What if your character is in a Conflict with a God? That doesn’t need to have any religious connotation at all; it can just be a kid vs the playground bully. So is there some great power that your killer is up against? There are many possibilities. Maybe your killer is out to kill a Mafia don on the side, as a personal hobby? A ripple like that can add a layer of the unexpected to a predictable story. What If your killer feels persecuted? What If she knows she’s being used by her new client, and has to pull off the job or her parents will be killed—but she also has to find a clever way to take out her boss?
What if she’s crazy and feels persecuted? Now we’re colliding Madness and Conflict with a God, and there are all kinds of warped possibilities in there. I’ve taught this tool in my screenwriting courses for many years and it can torpedo any idea into unexpected realms, just to shake things up, to explore raw possibilities, to violate an idea’s predictability.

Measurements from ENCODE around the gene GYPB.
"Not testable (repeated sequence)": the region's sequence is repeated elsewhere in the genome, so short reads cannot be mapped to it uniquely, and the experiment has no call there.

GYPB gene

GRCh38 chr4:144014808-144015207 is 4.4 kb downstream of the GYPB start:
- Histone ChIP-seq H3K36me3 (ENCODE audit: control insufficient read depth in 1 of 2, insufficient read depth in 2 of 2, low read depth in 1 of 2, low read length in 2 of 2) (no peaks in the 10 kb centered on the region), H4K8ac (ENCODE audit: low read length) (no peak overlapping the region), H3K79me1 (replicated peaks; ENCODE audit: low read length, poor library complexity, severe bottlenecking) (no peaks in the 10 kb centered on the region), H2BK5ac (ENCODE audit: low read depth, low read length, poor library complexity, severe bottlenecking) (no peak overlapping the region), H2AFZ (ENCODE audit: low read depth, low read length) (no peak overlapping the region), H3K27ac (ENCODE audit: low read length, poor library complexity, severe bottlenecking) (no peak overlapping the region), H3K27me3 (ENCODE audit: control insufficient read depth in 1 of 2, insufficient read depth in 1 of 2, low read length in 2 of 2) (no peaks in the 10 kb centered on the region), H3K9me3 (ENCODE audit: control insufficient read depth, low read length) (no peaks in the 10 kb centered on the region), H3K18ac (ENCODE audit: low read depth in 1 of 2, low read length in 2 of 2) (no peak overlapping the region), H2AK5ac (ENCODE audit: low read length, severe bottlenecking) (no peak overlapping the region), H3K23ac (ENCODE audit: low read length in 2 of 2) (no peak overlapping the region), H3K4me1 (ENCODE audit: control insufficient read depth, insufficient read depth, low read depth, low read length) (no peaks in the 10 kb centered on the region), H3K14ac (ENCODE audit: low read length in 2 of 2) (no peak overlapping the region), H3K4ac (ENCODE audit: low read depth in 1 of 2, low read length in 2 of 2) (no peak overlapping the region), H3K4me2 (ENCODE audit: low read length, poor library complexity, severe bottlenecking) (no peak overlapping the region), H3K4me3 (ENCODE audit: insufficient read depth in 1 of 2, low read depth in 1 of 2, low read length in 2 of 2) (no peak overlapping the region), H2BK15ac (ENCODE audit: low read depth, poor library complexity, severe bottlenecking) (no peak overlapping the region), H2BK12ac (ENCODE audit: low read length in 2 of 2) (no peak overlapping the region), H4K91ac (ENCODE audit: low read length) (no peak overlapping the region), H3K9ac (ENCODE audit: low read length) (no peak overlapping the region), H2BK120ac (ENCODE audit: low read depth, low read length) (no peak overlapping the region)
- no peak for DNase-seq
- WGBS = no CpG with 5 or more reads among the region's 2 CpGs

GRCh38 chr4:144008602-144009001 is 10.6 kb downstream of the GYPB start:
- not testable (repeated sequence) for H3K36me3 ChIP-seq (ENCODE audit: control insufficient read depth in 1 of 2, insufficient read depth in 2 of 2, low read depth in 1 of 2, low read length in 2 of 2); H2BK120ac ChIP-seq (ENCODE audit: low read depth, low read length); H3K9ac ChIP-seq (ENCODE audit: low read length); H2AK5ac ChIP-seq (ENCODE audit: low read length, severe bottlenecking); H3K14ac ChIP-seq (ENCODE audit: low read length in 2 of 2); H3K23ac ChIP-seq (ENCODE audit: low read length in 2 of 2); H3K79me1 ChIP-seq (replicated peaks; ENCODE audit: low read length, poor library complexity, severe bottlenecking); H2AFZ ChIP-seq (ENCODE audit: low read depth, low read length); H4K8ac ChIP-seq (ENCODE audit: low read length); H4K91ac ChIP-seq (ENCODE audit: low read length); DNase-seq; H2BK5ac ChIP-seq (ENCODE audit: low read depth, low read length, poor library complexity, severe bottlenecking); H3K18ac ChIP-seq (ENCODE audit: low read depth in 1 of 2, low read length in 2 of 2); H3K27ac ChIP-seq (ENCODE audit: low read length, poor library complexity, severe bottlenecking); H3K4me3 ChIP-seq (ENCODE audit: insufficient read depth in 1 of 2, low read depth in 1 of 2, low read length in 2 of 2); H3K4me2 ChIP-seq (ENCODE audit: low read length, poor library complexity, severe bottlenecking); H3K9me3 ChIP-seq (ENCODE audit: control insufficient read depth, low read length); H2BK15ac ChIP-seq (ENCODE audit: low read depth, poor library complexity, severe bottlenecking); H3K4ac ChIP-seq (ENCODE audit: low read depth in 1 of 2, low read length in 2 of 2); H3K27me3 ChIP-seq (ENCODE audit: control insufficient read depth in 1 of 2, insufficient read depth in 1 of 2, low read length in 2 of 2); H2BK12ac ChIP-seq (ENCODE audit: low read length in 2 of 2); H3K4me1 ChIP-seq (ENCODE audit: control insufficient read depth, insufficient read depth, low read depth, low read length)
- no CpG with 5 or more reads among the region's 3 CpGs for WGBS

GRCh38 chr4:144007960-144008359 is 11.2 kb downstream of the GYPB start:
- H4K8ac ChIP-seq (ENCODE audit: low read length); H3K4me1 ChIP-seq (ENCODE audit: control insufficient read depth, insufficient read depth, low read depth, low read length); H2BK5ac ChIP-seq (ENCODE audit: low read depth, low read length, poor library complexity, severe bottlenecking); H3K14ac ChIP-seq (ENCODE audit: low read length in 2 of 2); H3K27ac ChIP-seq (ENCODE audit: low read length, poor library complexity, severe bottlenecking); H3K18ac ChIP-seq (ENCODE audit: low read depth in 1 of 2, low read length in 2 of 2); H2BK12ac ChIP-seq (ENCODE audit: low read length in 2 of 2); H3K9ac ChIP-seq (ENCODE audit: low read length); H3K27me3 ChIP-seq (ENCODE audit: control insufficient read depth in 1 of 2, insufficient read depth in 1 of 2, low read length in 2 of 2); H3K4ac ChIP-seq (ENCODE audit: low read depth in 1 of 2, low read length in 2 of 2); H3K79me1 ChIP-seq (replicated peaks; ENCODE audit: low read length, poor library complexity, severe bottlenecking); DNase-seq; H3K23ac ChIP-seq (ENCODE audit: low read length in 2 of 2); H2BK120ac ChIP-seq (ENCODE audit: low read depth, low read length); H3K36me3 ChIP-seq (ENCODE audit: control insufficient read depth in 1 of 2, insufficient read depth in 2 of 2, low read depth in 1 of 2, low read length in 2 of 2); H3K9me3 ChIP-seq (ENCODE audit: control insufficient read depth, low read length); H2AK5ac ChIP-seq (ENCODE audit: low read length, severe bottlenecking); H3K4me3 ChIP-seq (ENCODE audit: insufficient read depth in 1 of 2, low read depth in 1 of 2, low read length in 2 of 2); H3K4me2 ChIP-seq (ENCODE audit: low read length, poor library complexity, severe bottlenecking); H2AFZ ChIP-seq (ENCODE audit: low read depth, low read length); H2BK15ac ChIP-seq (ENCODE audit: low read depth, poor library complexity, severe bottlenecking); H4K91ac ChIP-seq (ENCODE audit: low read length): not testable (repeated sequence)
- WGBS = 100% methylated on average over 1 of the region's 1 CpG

It’s a way to collide ideas, to play Mad Scientist, to be a fearless, aggressive storyteller who takes no prisoners. To pour a dangerous catalytic chemical into a story that you know needs something. Take a quick stroll through the list of the 36 Dramatic Situations and see if any of them trigger ideas. One situation, like Slaying a Kinsman Unrecognized might stop you in your tracks and trigger a solution for your third act. It’s all about making fearless choices, refusing to stay on your side of the yellow line, and even violating your own storytelling rut. Start at white heat and build from there, make complex choices, not simple ones. If you’re not in over your head as a writer, then you’re not doing your job right.